In the Garden – December 2018

You might think that here in the Northern hemisphere not much is happening in December. Not so, it’s a very happening place. Our northern California Mediterranean climate means many plants and shrubs are still blooming, and spring blooming plants are busy putting down roots with the winter rains. FINALLY! The garden beds at the back of the house have welcomed the addition of a lot of new plants (plus compost). The new annuals and perennials won’t flower until the spring, but that doesn’t mean nothing is happening. The lovely annual baby blue eyes, and short-lived perennial California poppies have already tripled in size. They will self seed (in fact there are a lot of seedlings from last year popping up) for this and next spring. It will be a lush planting come mid-spring.

This is what the back garden bed looked like the beginning of this month:

View to the back of the house

It doesn’t look that different a month later. There are a few more small plants, that’s all.

My wildflower meadow has progressed, you can see the new seedlings coming up from recent rain showers.

 

I worry that I seeded the area too densely; this was my first experiment with a wildflower meadow and pollinator garden. There are some transplanted perennials, a salvia, a few lavender plants, and a montilija poppy (also called a fried egg poppy), plus some plants that didn’t do as well in the back garden bed. This will be the third attempt with the montilija, they are very hardy as long as they like where they are situated. But if it isn’t to their satisfaction, forget it. This is a new site with really excellent drainage, we will see.The rest is from mixed wildflower seeds, over 50 different types which are specifically designed for the Pacific NW. I have also added some bunch grass seeds for the birds.

My goal of attracting and keeping hummingbirds in the garden during the winter has been a success. They are aggressively protecting their territory, visiting the feeders and, even more importantly, the plants. Feeders do not provide all the nutrients they need through the winter. None of the following plants (considered hummingbird plants) were planted in the garden until about March of this year.

Hummingbird at a feeder

The hummingbird plants currently blooming in the garden are of many varieties…salvias, sages, abutilon, nasturtiums, and cuphea. All of them have tubular flower shapes that attract hummingbirds. Most of the plants are still fairly small, but the variety is large. They will get much bigger and fill in the bed.

That’s the quick update for December. Oh…I almost forgot. I have 3 additional raised beds added to the existing 2. I planted 3 artichoke plants in the new beds; as well as seeded more lettuce, radishes and kale. According to Golden Gate Gardening by Pam Pierce (a gardening bible for bay area gardeners), it is iffy that the radishes and kale will grow this month. But the weather is weird and, who knows, it has been a lot milder in recent years.

We are well on our way to being more self sufficient. We have had our first salads, a mixture of different mesclun seed mixes, arugula, and baby mustard leaves. The greens were picked only an  hour before we ate them. They almost doesn’t need any dressing.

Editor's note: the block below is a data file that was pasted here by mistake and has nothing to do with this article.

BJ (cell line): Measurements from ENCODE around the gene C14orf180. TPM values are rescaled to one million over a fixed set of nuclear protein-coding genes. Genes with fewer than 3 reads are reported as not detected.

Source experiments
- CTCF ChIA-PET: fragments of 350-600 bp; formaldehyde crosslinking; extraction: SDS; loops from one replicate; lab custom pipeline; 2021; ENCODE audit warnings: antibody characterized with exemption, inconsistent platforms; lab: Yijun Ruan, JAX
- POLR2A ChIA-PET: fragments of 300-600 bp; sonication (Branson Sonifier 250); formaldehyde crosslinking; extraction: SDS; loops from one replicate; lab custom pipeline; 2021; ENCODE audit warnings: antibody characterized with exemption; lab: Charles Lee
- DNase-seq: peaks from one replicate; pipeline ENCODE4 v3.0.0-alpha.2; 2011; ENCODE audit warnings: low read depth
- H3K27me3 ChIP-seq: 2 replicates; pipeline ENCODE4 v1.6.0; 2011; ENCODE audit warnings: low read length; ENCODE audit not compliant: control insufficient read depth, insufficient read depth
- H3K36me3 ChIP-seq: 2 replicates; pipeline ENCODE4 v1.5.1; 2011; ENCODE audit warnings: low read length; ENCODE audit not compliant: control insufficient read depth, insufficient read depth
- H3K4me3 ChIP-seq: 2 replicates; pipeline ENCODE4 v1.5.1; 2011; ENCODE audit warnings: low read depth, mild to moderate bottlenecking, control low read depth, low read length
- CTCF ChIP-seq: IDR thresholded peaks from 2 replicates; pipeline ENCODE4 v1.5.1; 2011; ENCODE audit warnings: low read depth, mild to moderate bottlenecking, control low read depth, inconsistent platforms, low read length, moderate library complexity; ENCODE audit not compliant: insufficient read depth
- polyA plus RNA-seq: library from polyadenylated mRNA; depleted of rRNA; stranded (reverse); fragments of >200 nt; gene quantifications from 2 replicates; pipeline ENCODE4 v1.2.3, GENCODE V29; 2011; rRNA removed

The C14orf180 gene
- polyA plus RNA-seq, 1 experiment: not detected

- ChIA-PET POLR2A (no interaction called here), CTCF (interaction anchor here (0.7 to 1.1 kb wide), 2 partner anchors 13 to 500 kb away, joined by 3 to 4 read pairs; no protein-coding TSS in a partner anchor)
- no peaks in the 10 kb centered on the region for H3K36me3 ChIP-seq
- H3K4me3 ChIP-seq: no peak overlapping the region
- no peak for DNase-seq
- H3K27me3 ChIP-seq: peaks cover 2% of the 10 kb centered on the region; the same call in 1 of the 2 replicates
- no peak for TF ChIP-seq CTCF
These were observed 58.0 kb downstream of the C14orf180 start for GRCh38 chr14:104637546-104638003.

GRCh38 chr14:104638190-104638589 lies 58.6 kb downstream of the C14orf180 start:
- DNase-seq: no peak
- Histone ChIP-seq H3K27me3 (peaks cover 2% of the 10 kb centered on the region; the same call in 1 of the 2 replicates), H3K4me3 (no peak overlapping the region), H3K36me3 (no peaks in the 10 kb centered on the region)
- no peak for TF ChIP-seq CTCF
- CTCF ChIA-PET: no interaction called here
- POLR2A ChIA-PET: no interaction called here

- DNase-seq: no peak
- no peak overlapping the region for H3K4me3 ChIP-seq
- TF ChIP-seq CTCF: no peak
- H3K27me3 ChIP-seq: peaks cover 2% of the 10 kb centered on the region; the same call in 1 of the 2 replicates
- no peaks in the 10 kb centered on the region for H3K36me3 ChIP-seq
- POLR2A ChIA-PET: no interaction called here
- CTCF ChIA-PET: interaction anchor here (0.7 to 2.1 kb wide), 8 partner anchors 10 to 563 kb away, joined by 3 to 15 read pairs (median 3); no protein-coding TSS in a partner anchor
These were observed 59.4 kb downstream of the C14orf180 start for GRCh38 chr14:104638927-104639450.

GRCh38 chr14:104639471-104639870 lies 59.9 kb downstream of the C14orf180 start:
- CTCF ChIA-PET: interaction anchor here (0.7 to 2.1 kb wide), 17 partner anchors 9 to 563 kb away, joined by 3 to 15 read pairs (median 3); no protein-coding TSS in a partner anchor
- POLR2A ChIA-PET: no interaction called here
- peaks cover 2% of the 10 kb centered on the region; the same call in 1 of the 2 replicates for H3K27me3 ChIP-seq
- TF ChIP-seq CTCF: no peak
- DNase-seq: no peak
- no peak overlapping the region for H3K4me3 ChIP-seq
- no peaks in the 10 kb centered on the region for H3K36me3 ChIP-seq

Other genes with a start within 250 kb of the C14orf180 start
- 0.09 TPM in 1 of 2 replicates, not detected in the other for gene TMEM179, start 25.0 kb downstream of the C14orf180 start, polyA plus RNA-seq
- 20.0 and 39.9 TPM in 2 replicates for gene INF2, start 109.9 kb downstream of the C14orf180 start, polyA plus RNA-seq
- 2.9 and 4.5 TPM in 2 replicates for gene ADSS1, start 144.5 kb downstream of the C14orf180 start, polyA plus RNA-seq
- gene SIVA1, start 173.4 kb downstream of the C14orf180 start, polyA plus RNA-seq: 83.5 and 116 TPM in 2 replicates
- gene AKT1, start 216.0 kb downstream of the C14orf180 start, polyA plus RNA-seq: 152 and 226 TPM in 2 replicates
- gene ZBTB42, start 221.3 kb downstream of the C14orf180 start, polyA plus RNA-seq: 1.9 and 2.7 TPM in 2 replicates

The lettuce mix is so wonderful compared to the grocery stores, much more tender and delicious.

The baskets are to keep off the birds while the plants are small. So far I haven’t noticed a problem but I experienced a lot of plant loss in Oakland due to birds and squirrels. There are too many predators in Fort Bragg, they keep the squirrel population very low.

 

 

15 thoughts on “In the Garden – December 2018

    • I have a very handy husband for all the hard physical labor, that’s the only part of gardening he likes. I just love seeing things grow. And it is gratifying to see all of nature’s small creatures enjoying it. Sometimes I just sit on the patio and watch them all flitting and buzzing around. The hummingbirds are my particular favorites, they are so fierce for such a small and delicate bird.

      • I have a little hummingbird garden (still isn’t rehabbed from all my time away) but one year I had a very aggressive hummingbird! He literally would attack if I sat on my bench, so just to keep him calm I stayed a good distance away. I don’t know why I assume it was he, now that I think about it! I started referring to him as the “killer hummingbird!”

      • Ha! Probably a he, they aggressively protect their territories. Or could have been a she if the best was nearby. I get buzzed if there are nesting females.

      • He stayed until mid October and it was a warm fall but I was getting really worried about that maniac! All the other hummingbirds are gone way before…and we had a frost not long after he left. It was the craziest thing. I’m loving that you have hummingbirds around so long! And it’s not easy to get a photo of one! Great job!

  1. I’m loving your varied posts Liz. Gardening, gifts in the kitchen, IMK posts etc. I do try to do this myself, so as not to seem repetitive. Love your house, and what a beautiful outdoor space you have to cultivate. How lucky that you see hummingbirds in December where you are. Wow! Would love to see what comes up in the spring for you. That’s my fav time of year, just guessing and wondering what will come up and what won’t.

    • I love that part as well. It’s one of the things I enjoy about this time of year, the watching and waiting. It must be even more gratifying when winters are fierce and snowy.

    • The flowers are so beautiful and the bees love them. I have seen the bees actually rolling in the pollen, so much fun to watch.

  2. Wow! What a fabulous share, Liz. I love learning about plants and gardens and your garden is just so beautiful with the wildflowers and the hummingbirds!

Leave a Reply to FrugalHausfrau Cancel reply